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home : features : canyon corner April 16, 2014


3/16/2010 2:55:00 PM
Pearce Ferry road extension announced
Submitted photo
Grand Canyon News

MEADVIEW, Ariz. - The superintendents of Lake Mead National Recreation Area (Lake Mead NRA) and Grand Canyon National Park announced the March 15 opening of the two-mile extension of the Pearce Ferry Road to the Colorado River.

The lowering lake level of Lake Mead, down more than 120 feet over the last 10 years, drove the road extension project. Access to the waters of Lake Mead was closed at Pearce Ferry in 2001 when the water elevation dropped to 1,175 feet. Today the elevation of Lake Mead is at 1,100 feet.

Over the last 10 years, the Colorado River has scoured a new channel in the silts deposited by the waters of Lake Mead. While most of the river follows the old river channel, a slight deviation from the previous channel occurred near Pearce Ferry, creating a new and significant rapid.

The development of the large rapid limits upstream travel for the 16 river-running companies that have concession contracts with Grand Canyon National Park for rafting the Colorado River.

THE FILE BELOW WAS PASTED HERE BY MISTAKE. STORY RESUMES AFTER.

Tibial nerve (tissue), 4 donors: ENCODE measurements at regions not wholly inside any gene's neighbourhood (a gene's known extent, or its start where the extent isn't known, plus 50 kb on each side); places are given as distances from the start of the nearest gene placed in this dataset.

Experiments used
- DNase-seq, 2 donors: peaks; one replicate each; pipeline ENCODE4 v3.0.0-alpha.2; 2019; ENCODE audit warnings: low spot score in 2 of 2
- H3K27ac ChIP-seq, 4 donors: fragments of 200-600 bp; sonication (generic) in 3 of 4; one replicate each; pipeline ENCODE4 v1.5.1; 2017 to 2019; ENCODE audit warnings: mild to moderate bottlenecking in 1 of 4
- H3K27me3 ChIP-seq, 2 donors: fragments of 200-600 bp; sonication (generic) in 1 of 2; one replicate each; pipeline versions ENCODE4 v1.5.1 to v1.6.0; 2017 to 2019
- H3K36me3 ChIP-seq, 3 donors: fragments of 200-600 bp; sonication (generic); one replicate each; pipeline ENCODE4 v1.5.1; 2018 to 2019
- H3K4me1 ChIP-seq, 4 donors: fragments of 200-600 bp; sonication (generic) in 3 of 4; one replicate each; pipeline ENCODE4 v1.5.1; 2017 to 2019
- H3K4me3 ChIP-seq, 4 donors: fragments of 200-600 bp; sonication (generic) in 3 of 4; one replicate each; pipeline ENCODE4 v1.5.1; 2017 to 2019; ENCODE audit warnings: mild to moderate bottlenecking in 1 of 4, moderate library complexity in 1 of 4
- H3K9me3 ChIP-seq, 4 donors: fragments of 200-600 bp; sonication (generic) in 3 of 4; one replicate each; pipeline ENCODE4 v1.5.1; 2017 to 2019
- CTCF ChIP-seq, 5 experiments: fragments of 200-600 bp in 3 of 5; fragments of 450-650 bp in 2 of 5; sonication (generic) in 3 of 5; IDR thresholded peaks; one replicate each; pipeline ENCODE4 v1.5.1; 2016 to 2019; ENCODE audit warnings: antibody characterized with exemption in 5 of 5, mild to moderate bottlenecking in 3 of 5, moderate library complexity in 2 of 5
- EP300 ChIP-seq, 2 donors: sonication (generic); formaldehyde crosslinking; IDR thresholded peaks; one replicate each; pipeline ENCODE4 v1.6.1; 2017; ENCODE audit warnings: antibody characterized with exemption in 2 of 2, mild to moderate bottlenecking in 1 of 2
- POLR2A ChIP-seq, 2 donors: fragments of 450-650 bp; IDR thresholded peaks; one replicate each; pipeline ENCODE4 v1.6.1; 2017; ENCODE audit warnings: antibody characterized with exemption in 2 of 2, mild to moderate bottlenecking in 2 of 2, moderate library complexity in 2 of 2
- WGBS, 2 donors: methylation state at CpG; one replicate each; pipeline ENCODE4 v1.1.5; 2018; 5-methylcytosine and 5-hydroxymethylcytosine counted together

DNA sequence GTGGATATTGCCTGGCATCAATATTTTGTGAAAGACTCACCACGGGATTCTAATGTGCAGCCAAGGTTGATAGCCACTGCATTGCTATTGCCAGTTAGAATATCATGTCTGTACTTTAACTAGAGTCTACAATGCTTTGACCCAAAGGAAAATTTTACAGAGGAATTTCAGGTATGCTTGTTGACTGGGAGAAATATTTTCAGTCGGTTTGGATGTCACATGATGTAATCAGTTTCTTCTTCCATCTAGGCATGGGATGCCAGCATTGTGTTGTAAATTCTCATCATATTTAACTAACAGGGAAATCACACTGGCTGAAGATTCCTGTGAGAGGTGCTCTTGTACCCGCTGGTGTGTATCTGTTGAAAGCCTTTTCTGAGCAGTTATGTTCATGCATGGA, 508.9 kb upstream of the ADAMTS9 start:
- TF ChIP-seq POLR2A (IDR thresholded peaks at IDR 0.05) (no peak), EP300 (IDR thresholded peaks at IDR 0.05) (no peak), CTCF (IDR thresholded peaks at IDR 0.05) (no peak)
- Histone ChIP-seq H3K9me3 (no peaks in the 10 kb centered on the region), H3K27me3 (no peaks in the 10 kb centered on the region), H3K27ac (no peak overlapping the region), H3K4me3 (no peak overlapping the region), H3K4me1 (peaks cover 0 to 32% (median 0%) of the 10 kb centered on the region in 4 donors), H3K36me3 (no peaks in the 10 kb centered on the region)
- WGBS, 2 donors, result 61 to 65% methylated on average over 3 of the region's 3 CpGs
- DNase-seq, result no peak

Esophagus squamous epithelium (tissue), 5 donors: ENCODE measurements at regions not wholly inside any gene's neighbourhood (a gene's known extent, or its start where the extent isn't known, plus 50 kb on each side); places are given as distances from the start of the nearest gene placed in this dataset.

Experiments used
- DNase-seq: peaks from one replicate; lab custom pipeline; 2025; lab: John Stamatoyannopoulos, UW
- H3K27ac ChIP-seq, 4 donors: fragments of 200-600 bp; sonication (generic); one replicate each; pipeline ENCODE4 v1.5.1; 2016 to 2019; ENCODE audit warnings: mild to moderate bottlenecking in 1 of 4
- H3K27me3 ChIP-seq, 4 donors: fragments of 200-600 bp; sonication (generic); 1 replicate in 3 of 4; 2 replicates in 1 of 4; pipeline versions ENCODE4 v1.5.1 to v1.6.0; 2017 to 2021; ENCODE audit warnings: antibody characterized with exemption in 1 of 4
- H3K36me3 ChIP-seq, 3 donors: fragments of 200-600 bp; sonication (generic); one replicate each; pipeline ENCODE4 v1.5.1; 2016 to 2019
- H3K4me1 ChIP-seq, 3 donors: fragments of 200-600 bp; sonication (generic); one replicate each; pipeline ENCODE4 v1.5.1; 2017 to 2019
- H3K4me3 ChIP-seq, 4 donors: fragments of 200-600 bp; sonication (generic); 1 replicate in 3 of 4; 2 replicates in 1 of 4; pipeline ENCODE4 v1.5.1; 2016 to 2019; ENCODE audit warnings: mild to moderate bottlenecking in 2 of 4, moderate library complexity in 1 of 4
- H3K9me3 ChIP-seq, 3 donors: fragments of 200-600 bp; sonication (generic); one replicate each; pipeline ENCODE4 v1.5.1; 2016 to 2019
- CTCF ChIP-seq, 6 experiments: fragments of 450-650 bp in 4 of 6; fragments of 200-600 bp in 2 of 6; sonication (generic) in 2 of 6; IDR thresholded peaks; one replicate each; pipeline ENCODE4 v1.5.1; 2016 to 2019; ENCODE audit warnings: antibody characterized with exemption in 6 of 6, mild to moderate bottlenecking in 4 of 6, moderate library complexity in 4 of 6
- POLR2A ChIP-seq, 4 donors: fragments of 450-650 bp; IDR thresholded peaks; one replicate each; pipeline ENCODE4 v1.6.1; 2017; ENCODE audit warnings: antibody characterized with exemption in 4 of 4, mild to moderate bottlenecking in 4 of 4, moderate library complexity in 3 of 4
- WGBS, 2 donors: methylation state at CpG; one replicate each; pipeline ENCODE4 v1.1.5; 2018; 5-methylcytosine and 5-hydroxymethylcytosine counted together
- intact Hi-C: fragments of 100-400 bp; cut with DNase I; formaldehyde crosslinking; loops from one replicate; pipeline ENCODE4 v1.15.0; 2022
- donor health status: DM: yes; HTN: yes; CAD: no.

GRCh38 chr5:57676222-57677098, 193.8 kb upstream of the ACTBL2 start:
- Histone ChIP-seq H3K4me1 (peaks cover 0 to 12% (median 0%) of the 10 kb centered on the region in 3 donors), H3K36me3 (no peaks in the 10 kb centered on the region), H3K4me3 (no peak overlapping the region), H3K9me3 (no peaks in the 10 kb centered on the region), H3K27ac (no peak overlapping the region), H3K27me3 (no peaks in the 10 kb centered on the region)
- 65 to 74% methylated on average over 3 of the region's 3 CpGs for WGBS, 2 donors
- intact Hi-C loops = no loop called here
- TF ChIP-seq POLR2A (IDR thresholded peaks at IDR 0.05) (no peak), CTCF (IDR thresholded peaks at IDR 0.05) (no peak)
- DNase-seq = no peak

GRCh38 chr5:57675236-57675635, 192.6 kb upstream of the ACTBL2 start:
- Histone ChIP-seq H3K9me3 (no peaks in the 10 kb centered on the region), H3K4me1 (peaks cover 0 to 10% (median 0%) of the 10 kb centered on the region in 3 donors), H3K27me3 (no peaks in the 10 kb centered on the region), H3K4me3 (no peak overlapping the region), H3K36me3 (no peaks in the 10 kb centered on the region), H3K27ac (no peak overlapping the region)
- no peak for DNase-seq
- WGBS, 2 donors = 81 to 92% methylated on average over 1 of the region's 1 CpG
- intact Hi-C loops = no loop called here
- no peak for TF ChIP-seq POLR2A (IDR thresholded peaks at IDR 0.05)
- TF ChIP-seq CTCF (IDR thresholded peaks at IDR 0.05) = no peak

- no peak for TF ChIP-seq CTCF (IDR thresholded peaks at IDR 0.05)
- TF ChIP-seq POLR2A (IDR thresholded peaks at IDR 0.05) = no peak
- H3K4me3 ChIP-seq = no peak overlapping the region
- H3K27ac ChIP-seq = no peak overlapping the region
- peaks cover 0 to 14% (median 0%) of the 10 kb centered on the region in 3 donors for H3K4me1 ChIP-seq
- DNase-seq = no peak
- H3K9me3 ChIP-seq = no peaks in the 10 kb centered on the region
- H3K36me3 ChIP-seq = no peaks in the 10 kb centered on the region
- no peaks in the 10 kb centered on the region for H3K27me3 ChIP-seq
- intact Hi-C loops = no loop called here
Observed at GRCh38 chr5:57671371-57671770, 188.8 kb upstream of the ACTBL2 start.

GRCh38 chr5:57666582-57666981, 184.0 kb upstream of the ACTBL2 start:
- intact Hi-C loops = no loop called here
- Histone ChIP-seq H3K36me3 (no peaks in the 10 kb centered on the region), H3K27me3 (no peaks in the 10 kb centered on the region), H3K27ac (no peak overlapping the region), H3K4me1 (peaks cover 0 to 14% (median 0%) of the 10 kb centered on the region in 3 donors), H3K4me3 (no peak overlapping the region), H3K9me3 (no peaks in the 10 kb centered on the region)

The primary purpose of the road extension is to provide for river take-out operations for private and commercial river runners. Due to the close proximity to the developing rapid, the public launching of boats is prohibited. The river running take-out and de-rigging area is closed to swimming, fishing, camping and shoreline fires to prevent conflict with river runner operations. The public prohibition on launching will be revisited in one year following an evaluation of the risk to river runners from the developing Pearce Ferry Rapid.

"During this period of historic lowering water levels in Lake Mead the National Park Service and its concessionaires have worked diligently to ensure public access to all recreational activities," said Lake Mead NRA Superintendent Bill Dickinson

The six-month construction project was completed at a cost of approximately $1,000,000, and was funded by entrance fees collected at Grand Canyon National Park, and built by Interstate Rock Products out of Hurricane, Utah.







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